The in-service single-aisle aircraft in China was less than 1,000 in February because of flight cancellations.

It’s now close to 2,300 as of 24th May as the domestic market recovers. Only 16% below the level at the beginning of the year.

As airlines are increasing capacity from June, more parked single-aisle aircraft will resume operations.

However over 35% of twin-aisle aircraft are still in storage due to lack of demand in long-haul routes.

Recovery for twin-aisle aircraft is stalled by new CAAC restrictions, only allowing one flight per week per airline per country.

Air cargo demand could be a potential area for twin-aisle aircraft. The cancellations of passenger flight created a cargo capacity shortage.

So, some have been converted as freighters to accommodate, particularly for international routes.

The cargo yield is attractive to the passenger aircraft operators to conduct P2F modification and capture the demand during this difficult time when the twin-aisle passenger aircraft are grounded.

The utilisation of Chinese single-aisle aircraft is increasing but still low.

The daily utilisation is about 6 flight hours per day, 27% down compared to the start of the year.

The productivity is low because there are more aircraft resuming service as we saw from previous slide and the operations are still limited.

We expect to see continuous improvement in the productivity of single-aisle aircraft in near future.

Unsurprisingly, the daily utilisation of twin-aisle aircraft is low due to lack of passenger demand. Even though some of the twin-aisle aircraft are converted as freighters, the utilisation of freighter is relatively low compared to passenger flight.

We do not expect the productivity of twin-aisle aircraft would increase significantly until the international market becomes busy again.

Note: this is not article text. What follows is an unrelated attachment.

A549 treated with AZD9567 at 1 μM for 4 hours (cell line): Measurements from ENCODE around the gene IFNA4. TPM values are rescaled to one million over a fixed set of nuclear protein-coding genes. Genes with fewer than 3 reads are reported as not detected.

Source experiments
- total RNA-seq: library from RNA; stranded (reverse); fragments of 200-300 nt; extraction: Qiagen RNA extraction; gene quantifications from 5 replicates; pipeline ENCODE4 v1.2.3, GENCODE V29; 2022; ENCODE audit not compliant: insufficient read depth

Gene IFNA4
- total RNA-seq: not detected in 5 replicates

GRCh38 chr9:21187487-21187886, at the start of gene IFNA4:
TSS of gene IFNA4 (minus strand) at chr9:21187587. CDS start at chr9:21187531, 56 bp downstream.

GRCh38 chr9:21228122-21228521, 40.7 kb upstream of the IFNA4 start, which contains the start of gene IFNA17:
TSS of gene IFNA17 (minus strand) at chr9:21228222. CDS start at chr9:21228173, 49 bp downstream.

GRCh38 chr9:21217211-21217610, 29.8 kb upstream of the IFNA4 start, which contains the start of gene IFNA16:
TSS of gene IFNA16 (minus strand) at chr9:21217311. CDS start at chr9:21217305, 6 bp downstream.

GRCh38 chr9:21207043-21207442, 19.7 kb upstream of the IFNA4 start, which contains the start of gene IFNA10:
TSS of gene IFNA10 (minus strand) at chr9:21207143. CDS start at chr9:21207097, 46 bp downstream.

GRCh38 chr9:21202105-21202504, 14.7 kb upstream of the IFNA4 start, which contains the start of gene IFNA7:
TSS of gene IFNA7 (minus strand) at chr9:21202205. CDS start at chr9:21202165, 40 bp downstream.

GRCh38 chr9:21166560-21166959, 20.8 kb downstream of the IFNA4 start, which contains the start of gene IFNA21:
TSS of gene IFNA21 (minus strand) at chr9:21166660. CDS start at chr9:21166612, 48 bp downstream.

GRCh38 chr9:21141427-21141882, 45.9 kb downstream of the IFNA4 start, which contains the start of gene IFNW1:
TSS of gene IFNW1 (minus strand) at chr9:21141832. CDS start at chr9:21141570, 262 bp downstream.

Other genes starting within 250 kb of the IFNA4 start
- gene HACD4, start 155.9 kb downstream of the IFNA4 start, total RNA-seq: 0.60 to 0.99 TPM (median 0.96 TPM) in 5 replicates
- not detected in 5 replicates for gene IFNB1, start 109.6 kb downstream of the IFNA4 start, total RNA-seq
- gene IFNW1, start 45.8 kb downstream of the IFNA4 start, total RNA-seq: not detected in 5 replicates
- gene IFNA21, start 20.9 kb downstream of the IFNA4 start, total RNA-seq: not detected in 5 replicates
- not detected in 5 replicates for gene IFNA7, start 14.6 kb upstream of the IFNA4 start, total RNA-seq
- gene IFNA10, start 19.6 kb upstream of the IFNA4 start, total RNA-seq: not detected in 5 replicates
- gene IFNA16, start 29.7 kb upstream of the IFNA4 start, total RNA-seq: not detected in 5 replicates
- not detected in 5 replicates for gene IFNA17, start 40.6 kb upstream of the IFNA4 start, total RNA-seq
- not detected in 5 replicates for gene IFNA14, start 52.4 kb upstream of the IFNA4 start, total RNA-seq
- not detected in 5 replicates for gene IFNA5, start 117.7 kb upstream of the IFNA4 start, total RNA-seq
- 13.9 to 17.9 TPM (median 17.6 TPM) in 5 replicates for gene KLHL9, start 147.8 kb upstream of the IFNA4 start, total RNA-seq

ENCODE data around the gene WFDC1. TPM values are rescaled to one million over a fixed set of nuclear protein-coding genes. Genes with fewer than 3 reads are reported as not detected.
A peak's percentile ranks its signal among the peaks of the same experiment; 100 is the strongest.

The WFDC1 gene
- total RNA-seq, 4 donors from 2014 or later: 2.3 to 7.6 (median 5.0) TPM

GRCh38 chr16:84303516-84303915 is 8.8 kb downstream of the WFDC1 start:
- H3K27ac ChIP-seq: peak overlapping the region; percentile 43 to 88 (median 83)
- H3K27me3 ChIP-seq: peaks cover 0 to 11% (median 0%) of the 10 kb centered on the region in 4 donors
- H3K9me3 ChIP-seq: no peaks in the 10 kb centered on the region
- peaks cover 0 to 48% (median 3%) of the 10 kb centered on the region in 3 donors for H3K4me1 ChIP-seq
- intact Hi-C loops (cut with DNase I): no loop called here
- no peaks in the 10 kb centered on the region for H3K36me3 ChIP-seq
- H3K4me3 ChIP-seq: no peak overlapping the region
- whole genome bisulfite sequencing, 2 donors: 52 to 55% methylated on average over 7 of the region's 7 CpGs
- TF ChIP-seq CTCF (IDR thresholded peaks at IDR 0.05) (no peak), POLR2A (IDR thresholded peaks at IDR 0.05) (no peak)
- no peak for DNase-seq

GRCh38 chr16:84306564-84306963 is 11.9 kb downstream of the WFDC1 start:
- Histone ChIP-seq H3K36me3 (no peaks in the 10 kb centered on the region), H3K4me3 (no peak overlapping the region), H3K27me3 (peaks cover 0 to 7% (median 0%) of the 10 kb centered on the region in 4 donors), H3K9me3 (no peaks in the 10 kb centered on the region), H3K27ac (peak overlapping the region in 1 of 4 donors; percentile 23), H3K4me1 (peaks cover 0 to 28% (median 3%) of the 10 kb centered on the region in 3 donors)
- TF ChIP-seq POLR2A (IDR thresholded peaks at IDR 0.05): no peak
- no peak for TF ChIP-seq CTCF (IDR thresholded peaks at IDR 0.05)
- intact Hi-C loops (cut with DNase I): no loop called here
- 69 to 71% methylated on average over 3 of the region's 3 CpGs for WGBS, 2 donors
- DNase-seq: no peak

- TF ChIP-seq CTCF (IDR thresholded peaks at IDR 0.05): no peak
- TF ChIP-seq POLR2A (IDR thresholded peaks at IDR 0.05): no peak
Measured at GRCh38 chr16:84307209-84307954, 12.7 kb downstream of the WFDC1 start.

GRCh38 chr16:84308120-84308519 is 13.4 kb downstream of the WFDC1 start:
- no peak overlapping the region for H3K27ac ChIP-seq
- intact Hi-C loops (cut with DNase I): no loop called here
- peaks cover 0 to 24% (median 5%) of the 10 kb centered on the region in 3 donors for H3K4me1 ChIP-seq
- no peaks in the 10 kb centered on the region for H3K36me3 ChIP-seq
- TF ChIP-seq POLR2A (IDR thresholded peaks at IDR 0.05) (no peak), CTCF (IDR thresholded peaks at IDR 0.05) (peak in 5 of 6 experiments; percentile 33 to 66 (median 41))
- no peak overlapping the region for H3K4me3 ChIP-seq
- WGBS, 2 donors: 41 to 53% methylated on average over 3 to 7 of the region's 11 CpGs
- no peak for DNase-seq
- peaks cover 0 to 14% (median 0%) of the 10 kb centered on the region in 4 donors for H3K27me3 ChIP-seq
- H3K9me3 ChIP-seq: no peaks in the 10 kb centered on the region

The Chinese Government provides financial support in a number of ways focusing on supporting passenger carriers and maintaining access for economic activities.

For passenger flights, they provide a direct subsidy based on Available Seat Kilometre.

Flights operated by a sole operator get more than the multi operators.

Landing fee and navigation charges are discounted by 10% reducing operating costs.

Aircraft also currently enjoy “free parking” in Chinese airports which helps grounded aircraft.

They are also supporting passenger aircraft for pure cargo operations. Providing one-off P2F modification for each aircraft depending on the size.

Subsidies are fixed depending on distance travelled and aircraft Maximum Take-Off Weight.

Domestic traffic will recover faster than international traffic in China because of the SARS experience.

Asian travellers are more cautious in personal hygiene.

Wearing masks and washing hands frequently become the habit during the outbreak of Covid-19.

These help to keep the new cases low.

If daily new Covid-19 cases remain low, domestic traffic will grow even faster in the summer.

With the Big 3 Chinese airlines planning additional flights in June and July indicating a market recovery, particularly domestic market.

International traffic will resume depending on other countries but it is unlikely to recover by the end of 2021.

Governments are being cautious to avoid further waves of infections.

Most of the Chinese government subsidy schemes will end on 30th June. With no news as to whether it will be extended.

Airlines may suspend some services if there is a lack of demand and no subsidies.

Apart from the passenger demand, the subsidy will be one of the major considerations whether airlines will discontinue services.